Outbreaks of LD are just the tip of the iceberg. Anaissie reviewed 43 documented outbreaks of HAIs and concluded that 29 of the 43 outbreaks were linked to water.1 Rutala’s group provided outbreak summaries for 73 outbreaks and infections associated with water in healthcare settings.2 Other studies have shown the following:
• 74 percent of taps without temperature selection were contaminated with P. aeruginosa.13
• More than 50 percent of water samples were positive for P. aeruginosa. About one-third of P. aeruginosa infections were genetically identical to P. aeruginosa found in tap water in their ICU.14
• The hospital water system was suspected as being the source of patient infection in a neonatal unit. Taps were dismantled and 14 percent of the components tested positive for P. aeruginosa. The range of plate counts were from 20 to 2.2x107 CFU per component.15
• The source of a pseudo outbreak of Elizabethkingia meningoseptica infecting 30 patients over a 22-month period was most likely the water in a critical care unit. The authors suggested that the organism’s ability to be associated with biofilms played a role in the reservoir and vector of infection.16

Infection Risk Can be Reduced
A multi-faceted approach is recommended to reduce the risk of wHAIs. This is best accomplished through education and under the umbrella of a water management program.

Refer to the CDC toolkit and American National Standards Institute/American Society of Heating, Refrigerating and Air-Conditioning Engineers (ANSI/ASHRAE) Standard 188 for model programs.17-18
For Legionella, a comprehensive program can be developed, implemented and monitored using these seven steps:
1. Establish a cross-functional water safety management team.
2. Describe water systems and flow diagrams.
3. Identify areas where Legionella could grow.
4. Determine where control measures should be applied and how to monitor them.
5. Determine corrective actions when control limits are not met.
6. Verify the program is in control and effective.
7. Document and communicate all activities associated with program.

Several approaches used individually or in combination have been used to reduce risk. Examples include the use of sterile water in high-risk patient areas, engineering controls, supplemental disinfection and point-of-use water filters. In regards to the use of supplemental disinfection, two common approaches are available as a long-term control strategy: EPA-approved drinking water disinfectants such as on-site generation of chlorine and chlorine dioxide. Other approaches including monochloramine, copper/silver and systems that generate UV light and ozone are available. The team must consider the benefits and limitations of each technology given water quality and the water systems type (cold or hot water) to be treated.4,7,9 Multiple studies have shown the benefit of point-of-use water filters in high-risk patient areas. These filters have a porosity of 0.2 um or less and can be attached to showers or faucets in high-risk patient-care areas. 9,14,19

In summary, the body of scientific evidence linking water to HAIs is strong. Infection risk can be reduced and is best accomplished through education and implementation of a site-specific program. Engineering controls, supplemental disinfection and point-of-use water filters are a few of the important tools available to the infection prevention community.

John H. Hanlin, PhD, is the vice president for food safety and public health for Ecolab in Eagan, Minn. He can be reached at [email protected]

Eric R. Myers, MS, is a senior industry technical consultant for environmental hygiene services at Nalco Water, an Ecolab company, in Naperville, Ill. He can be reached at [email protected]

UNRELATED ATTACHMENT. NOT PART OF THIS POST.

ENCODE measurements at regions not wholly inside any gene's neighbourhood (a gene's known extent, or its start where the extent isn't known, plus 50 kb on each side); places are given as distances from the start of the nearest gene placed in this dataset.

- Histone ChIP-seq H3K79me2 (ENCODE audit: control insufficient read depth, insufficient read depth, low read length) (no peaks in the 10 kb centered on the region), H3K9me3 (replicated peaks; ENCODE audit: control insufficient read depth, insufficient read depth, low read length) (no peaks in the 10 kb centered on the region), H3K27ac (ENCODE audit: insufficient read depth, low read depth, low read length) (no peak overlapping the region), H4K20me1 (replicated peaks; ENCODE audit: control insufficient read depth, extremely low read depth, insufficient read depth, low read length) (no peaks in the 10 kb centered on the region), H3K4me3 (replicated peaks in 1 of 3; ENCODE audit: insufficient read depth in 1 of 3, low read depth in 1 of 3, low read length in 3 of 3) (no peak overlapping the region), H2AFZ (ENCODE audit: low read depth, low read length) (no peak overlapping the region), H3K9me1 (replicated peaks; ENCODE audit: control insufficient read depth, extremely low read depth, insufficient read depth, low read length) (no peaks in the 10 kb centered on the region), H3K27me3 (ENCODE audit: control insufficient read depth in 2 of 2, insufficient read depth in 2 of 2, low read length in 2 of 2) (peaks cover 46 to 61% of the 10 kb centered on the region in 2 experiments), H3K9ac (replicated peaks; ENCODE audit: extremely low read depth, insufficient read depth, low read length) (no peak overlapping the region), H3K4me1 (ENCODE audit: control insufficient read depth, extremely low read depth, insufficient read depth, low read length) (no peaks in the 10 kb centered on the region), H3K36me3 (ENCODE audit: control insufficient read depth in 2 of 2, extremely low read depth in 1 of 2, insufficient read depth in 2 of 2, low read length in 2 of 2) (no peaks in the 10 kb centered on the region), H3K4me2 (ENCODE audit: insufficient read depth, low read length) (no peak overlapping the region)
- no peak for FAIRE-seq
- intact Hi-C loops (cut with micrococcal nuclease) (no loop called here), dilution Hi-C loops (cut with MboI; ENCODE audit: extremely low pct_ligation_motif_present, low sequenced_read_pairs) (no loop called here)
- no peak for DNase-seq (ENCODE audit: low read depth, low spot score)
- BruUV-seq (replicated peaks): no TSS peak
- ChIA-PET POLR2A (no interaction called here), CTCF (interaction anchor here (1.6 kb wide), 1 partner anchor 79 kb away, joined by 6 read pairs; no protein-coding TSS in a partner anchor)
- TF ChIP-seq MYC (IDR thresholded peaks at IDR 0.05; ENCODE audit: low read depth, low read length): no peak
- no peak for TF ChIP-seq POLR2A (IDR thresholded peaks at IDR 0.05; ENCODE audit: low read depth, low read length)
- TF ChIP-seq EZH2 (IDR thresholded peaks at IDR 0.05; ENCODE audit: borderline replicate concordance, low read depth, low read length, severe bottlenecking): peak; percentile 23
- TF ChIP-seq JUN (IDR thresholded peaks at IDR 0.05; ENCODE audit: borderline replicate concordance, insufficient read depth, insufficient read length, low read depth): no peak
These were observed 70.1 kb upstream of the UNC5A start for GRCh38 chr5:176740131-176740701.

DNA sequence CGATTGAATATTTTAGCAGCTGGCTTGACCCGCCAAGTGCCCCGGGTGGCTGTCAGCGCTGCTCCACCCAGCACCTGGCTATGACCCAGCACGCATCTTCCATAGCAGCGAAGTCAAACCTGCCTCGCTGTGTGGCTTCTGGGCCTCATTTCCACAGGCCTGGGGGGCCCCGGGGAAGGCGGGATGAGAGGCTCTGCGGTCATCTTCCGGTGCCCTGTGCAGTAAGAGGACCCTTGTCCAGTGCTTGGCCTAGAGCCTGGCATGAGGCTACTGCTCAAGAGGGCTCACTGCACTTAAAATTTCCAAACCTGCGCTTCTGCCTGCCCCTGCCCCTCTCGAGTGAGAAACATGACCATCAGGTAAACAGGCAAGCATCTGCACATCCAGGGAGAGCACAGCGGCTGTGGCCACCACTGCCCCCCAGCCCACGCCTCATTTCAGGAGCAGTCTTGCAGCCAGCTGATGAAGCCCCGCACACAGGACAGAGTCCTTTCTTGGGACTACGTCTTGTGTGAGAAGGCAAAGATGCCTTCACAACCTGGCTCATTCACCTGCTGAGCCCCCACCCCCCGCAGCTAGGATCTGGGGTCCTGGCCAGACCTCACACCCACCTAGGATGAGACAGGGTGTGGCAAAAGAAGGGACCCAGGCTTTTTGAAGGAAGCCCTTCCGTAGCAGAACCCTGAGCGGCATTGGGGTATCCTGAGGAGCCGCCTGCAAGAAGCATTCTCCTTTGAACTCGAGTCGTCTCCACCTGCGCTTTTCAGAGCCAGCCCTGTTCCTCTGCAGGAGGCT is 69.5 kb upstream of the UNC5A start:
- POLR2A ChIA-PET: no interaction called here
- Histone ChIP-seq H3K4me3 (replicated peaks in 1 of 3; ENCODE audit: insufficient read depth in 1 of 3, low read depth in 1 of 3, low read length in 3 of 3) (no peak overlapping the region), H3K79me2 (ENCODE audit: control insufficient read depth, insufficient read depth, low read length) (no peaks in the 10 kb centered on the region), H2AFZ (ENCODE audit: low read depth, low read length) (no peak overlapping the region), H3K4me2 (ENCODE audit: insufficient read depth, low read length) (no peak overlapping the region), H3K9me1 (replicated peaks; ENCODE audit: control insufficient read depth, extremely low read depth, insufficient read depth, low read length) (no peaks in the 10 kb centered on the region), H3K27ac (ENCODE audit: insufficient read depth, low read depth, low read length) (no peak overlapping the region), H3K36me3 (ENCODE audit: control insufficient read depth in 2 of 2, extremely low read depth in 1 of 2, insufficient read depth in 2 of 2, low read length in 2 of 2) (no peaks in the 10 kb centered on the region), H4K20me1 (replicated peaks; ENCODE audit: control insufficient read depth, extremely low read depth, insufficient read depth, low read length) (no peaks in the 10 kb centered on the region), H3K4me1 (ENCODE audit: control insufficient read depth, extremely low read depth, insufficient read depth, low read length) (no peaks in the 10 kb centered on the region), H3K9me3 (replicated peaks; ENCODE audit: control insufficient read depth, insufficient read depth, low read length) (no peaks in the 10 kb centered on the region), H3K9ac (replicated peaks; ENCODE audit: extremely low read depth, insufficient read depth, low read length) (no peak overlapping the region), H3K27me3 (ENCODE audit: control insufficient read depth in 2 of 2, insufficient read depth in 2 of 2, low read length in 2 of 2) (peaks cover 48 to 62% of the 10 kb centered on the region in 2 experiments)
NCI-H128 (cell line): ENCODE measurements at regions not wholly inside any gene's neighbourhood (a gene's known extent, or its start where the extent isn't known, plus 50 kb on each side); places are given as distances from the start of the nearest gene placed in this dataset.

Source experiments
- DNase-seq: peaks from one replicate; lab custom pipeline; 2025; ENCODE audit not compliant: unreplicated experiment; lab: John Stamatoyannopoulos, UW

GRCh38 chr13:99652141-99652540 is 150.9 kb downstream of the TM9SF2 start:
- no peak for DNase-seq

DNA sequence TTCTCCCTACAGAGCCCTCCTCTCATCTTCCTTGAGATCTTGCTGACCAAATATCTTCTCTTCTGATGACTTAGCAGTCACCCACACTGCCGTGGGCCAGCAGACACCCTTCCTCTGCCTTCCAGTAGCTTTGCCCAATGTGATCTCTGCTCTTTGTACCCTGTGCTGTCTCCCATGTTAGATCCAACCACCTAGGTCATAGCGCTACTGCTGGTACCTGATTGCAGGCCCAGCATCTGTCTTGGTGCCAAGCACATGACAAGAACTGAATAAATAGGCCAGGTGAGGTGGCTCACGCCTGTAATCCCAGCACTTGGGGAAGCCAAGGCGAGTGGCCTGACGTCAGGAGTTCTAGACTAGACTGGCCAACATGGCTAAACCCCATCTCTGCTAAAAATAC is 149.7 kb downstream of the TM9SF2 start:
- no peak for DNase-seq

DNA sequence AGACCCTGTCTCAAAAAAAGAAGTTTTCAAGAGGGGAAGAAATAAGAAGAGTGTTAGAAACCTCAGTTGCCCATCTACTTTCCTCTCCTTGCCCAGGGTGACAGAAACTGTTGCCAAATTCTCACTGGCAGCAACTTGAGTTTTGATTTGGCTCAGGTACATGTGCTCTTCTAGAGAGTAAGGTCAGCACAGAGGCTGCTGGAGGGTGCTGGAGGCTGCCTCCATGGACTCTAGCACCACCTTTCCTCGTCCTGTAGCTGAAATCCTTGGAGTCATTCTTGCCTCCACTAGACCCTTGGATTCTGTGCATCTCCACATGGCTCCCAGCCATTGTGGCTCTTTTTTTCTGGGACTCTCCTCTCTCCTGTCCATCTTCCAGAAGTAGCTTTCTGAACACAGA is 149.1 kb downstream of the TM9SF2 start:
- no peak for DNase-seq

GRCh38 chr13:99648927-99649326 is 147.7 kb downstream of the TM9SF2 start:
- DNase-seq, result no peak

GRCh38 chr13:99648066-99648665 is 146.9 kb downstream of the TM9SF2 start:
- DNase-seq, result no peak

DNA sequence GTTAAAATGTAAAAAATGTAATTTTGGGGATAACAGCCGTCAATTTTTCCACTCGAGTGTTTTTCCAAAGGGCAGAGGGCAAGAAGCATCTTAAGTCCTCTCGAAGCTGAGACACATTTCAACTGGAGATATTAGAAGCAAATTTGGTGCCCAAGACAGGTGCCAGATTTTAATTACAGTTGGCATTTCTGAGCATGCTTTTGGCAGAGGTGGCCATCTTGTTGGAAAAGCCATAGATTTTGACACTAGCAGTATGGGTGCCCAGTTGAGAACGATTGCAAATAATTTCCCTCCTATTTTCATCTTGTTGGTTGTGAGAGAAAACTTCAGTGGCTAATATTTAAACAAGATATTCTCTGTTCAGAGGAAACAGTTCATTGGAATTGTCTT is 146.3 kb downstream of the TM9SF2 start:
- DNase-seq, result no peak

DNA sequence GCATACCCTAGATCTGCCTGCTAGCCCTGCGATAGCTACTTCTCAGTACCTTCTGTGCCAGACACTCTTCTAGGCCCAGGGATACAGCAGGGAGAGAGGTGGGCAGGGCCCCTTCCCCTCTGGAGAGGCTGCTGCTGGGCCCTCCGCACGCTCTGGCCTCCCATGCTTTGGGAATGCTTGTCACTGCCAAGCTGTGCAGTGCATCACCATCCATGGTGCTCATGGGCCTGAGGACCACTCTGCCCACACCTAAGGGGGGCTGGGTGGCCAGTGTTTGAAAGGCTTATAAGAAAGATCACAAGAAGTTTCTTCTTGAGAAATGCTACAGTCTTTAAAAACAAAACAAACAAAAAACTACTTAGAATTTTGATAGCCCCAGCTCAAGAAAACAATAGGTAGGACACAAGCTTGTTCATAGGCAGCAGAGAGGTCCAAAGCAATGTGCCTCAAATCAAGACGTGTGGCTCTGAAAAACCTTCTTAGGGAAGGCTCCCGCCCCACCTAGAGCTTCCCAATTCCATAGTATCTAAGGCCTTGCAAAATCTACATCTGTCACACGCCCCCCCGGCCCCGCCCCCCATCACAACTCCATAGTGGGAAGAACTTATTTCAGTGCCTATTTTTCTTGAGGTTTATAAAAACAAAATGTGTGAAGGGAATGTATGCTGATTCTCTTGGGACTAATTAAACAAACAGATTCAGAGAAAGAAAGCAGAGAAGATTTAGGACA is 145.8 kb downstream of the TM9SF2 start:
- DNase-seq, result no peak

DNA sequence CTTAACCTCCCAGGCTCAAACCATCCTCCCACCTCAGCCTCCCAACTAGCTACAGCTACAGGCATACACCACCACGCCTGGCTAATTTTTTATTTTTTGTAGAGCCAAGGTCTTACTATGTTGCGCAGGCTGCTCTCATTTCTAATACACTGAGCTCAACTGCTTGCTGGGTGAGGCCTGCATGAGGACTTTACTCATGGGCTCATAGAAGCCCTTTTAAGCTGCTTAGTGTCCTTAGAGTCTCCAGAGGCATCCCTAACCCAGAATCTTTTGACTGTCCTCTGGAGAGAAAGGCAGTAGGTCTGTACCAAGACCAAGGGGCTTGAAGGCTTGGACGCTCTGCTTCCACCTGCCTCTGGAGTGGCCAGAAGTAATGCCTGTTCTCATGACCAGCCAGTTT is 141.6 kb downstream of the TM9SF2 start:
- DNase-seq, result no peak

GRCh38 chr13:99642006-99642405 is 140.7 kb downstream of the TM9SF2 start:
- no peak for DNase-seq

1. Anaissie EJ. The hospital water supply as a source of nosocomial pathogens. Arch. Int. Med. 2002; 162: 1483-1492.
2. Kanamori H, Weber DJ, Rutala WR. Healthcare outbreaks associated with a water reservoir and infection prevention strategies. Clin. Inf. Dis. 2016; 62: 1423-1435.
3. EPA Safe water and maximum contaminant levels
4. Exner M, Kramer A, Lajoie L, et al. Prevention and control of health care-associated waterborne infections in healthcare facilities. Am. J. Infect. Control 2005: 33: S26-S40.
5. Kozicki A, Cwiek MA, Lopes Jr, et al. American Water Works Association 2012:104: 52-56.
6. Costerton JW, Lewandowski, Z, Caldwell DE, Korber DR, Lappin-Scott HM. Microbial biofilms. Ann. Rev. Microbiol. 1995; 49: 711-745.
7. Falkingham III JO, Pruden A, Edwards M. Opportunistic premise plumbing pathogens: increasingly important pathogens in drinking water. Pathogens 2015: 4: 373-386.
8. Donlan RM. Biofilms: Microbial life on surfaces. Emerg. Inf. Dis. 2002; 8:881-890.
9. Decker BK and Palmore TN. Hospital water and opportunities for infection prevention. Curr. Infect. Dis. Rep. 2014: 16: 432-439.
10. Williams MM, Armbruster CR and Arduino MJ. Plumbing of hospital premises is a reservoir for opportunistically pathogenic microorganisms; A review. Biofouling 2013: 29: 147-162.
11. Legionnaires’ disease: Use water management programs to help prevent outbreaks. CDC. Vital Signs. June 2016.
12. Legionnaires’ disease: A problem for healthcare facilities. CDC. Vital Signs. June 2017.
13. Halabi M, Wiesholzer-Pittl M, Schöberl J, et al. Non-touch fittings in hospitals: a possible source of Pseudomonas aeruginosa and Legionella spp. J. Hosp. Infect 2001: 49: 117-121.
14. Trautmann M, Lepper PM and Haller M. Ecology of Pseudomonas aeruginosa in the intensive care unit and the evolving role of water outlets as a reservoir of the organism. Am. J. Infect. Control 2005: 33: S41-S49
15. Walker JT, Jhutty A and Parks S. et al. Investigation of healthcare-acquired infections associated with Pseudomonas aeruginosa biofilms in taps in neonatal units in Northern Ireland. J. Hosp. Infect. 2014: 86: 16-23.
16. Moore, LSP, Owens, DS, Jepson, A. Waterborne Elizabethkingia meningoseptica in Adult Critical Care. Emerg. Inf. Dis. 2016 22: 9-17.
17. Developing a Water Management Program to Reduce Legionella Growth & Spread in Buildings. U.S. CDC June 2017.
18. Legionellosis; Risk management for building water systems. ANSI/ASHRAE 188 2015.
19. Cervia JS, Farber B and Armellino, D. et al. Point-of-use water filtration reduces healthcare-associated infections in bone marrow transplant recipients. Transpl. Infect. Did. 2010: 12: 238-241.